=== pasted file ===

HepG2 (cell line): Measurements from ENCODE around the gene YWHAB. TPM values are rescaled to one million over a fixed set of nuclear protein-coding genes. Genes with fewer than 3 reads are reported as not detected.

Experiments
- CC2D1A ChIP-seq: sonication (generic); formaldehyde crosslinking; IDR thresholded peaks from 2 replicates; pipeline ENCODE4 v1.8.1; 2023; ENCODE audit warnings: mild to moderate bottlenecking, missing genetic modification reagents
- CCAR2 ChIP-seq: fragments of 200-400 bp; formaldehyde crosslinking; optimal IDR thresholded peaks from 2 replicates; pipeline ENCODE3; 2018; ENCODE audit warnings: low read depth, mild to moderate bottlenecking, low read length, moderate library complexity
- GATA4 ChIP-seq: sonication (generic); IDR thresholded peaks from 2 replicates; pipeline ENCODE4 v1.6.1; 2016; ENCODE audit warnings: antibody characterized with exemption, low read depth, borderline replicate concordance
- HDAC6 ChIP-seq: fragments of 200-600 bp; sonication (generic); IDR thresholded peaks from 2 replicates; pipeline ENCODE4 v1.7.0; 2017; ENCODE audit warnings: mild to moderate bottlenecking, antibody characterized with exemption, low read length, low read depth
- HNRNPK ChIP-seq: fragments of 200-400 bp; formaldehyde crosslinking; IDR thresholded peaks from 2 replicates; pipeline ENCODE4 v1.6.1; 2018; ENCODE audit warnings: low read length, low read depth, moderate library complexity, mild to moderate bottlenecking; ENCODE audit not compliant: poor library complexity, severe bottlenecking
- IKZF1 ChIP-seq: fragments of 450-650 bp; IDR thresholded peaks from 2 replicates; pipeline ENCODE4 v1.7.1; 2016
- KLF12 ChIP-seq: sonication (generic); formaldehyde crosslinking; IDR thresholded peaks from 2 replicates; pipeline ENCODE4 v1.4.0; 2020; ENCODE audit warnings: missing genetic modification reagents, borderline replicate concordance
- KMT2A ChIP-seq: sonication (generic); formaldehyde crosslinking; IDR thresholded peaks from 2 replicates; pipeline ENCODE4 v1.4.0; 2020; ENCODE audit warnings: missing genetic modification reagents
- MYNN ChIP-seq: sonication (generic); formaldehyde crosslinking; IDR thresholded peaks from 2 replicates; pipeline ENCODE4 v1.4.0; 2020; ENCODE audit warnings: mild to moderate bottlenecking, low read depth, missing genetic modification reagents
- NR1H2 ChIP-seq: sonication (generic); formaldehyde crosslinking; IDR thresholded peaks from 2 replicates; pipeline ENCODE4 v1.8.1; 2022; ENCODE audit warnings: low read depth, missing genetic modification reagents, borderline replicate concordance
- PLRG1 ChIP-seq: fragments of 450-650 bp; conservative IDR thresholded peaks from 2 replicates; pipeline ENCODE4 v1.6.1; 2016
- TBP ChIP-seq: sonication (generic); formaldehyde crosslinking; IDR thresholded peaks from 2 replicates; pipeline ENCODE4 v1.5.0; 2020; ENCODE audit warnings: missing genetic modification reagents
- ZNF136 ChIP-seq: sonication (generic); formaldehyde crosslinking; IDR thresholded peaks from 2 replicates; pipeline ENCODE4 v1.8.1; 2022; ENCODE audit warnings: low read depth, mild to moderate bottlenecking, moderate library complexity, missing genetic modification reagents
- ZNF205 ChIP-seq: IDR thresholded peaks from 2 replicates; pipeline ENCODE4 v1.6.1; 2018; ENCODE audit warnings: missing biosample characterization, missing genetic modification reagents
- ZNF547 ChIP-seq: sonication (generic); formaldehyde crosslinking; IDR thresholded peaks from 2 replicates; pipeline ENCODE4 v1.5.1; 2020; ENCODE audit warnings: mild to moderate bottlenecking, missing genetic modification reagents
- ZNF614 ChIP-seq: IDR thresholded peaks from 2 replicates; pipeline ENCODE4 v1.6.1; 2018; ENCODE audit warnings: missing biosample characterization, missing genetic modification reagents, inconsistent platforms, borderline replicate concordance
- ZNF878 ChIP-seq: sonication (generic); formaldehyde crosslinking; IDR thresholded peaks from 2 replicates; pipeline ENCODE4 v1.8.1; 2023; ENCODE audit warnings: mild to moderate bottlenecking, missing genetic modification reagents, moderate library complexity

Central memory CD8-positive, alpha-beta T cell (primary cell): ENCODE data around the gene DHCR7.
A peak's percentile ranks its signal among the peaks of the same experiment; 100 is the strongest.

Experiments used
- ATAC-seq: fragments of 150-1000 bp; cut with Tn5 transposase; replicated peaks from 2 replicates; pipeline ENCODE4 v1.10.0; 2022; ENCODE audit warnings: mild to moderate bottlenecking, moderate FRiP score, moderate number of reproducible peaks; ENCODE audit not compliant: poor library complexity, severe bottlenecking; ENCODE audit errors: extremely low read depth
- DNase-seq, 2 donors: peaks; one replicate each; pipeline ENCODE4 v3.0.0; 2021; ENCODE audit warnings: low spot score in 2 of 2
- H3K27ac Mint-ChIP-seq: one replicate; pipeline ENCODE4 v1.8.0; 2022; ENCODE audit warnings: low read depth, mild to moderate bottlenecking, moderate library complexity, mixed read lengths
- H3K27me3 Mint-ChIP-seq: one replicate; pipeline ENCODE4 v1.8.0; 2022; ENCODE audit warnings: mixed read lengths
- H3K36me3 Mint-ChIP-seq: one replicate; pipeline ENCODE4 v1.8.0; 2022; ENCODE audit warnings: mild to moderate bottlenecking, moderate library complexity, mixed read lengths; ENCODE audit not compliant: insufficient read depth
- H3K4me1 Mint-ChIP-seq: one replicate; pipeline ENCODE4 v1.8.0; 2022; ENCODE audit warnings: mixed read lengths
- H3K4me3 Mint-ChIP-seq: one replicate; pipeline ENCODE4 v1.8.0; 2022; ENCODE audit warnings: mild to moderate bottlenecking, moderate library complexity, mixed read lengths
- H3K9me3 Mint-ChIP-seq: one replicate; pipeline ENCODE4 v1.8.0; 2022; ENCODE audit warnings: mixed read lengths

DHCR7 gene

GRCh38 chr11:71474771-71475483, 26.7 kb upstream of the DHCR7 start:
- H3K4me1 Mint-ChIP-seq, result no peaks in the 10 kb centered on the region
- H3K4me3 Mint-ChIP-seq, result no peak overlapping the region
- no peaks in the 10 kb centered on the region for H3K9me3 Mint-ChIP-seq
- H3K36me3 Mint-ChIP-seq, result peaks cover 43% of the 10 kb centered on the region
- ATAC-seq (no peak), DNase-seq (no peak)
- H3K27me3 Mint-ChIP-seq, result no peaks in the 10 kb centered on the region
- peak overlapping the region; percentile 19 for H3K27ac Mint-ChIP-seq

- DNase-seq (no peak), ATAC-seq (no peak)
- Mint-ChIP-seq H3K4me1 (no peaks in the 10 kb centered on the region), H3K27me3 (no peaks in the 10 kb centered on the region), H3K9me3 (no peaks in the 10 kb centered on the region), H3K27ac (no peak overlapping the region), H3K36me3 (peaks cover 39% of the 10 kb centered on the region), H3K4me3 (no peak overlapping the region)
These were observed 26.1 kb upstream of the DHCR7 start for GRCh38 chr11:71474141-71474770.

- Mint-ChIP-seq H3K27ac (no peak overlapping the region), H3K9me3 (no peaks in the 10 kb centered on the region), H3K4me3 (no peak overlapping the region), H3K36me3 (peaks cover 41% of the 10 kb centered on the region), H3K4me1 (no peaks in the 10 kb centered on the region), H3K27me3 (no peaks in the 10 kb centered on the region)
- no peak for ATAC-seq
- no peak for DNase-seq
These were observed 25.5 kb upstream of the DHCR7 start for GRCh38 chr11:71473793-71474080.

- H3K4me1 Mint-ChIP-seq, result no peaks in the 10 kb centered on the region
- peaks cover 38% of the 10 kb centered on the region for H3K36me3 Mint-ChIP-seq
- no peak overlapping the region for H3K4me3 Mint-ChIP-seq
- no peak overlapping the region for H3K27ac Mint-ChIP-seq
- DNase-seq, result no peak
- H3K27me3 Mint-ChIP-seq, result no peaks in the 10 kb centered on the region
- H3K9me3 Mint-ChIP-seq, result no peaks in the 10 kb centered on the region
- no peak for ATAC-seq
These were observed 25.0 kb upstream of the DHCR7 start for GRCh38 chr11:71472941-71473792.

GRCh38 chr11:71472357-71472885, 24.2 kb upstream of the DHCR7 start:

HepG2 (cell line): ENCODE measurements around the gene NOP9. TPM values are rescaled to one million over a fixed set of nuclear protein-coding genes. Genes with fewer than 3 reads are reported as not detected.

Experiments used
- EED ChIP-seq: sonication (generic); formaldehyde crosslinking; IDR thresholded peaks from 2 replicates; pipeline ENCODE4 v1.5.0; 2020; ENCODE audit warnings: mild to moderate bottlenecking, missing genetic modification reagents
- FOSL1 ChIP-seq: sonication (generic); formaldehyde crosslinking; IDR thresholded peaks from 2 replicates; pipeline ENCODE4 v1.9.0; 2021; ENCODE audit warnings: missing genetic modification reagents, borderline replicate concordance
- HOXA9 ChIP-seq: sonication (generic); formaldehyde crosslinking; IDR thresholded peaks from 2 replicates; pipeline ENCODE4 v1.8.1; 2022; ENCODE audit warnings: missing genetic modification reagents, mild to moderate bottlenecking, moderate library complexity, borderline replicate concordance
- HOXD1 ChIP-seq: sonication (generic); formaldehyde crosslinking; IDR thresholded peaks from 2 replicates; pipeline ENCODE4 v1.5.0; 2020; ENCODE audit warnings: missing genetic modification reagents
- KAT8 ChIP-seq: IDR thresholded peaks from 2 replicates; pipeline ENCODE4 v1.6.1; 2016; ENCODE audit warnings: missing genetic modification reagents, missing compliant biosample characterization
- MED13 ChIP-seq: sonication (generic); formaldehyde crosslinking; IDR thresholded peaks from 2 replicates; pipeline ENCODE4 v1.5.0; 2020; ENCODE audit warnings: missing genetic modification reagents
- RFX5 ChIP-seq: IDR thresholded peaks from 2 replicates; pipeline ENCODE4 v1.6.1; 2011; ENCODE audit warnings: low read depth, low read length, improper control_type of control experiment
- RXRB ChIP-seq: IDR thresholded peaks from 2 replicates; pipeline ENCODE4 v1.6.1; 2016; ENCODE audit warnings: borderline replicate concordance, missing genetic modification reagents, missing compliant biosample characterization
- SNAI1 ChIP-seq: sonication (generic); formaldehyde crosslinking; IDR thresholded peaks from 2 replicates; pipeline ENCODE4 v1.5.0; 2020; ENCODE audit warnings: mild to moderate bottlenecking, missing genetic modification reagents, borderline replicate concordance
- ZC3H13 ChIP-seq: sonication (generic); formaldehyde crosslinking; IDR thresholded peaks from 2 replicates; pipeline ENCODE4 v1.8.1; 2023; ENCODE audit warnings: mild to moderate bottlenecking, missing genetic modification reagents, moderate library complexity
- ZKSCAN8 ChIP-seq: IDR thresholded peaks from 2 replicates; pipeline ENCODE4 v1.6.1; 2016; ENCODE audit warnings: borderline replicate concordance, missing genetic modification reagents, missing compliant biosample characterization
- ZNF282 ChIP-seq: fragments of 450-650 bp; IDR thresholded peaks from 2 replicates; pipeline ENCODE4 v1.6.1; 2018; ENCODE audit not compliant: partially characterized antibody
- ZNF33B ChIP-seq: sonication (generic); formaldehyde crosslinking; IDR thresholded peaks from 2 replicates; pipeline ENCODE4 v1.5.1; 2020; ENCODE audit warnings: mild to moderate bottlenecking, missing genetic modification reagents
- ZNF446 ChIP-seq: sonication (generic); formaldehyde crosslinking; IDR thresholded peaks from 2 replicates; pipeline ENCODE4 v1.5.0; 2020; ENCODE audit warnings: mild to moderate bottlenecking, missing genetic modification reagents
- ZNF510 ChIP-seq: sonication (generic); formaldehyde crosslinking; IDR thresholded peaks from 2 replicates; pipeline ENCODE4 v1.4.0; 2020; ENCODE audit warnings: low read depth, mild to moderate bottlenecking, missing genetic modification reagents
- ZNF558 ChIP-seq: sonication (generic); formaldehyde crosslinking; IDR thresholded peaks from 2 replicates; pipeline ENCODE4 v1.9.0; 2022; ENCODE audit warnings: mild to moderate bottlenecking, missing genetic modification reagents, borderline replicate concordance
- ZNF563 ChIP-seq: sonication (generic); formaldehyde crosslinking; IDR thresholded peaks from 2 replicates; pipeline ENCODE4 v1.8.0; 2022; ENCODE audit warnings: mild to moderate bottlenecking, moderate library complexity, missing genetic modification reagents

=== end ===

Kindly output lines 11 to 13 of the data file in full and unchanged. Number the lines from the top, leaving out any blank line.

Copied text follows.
- MYNN ChIP-seq: sonication (generic); formaldehyde crosslinking; IDR thresholded peaks from 2 replicates; pipeline ENCODE4 v1.4.0; 2020; ENCODE audit warnings: mild to moderate bottlenecking, low read depth, missing genetic modification reagents
- NR1H2 ChIP-seq: sonication (generic); formaldehyde crosslinking; IDR thresholded peaks from 2 replicates; pipeline ENCODE4 v1.8.1; 2022; ENCODE audit warnings: low read depth, missing genetic modification reagents, borderline replicate concordance
- PLRG1 ChIP-seq: fragments of 450-650 bp; conservative IDR thresholded peaks from 2 replicates; pipeline ENCODE4 v1.6.1; 2016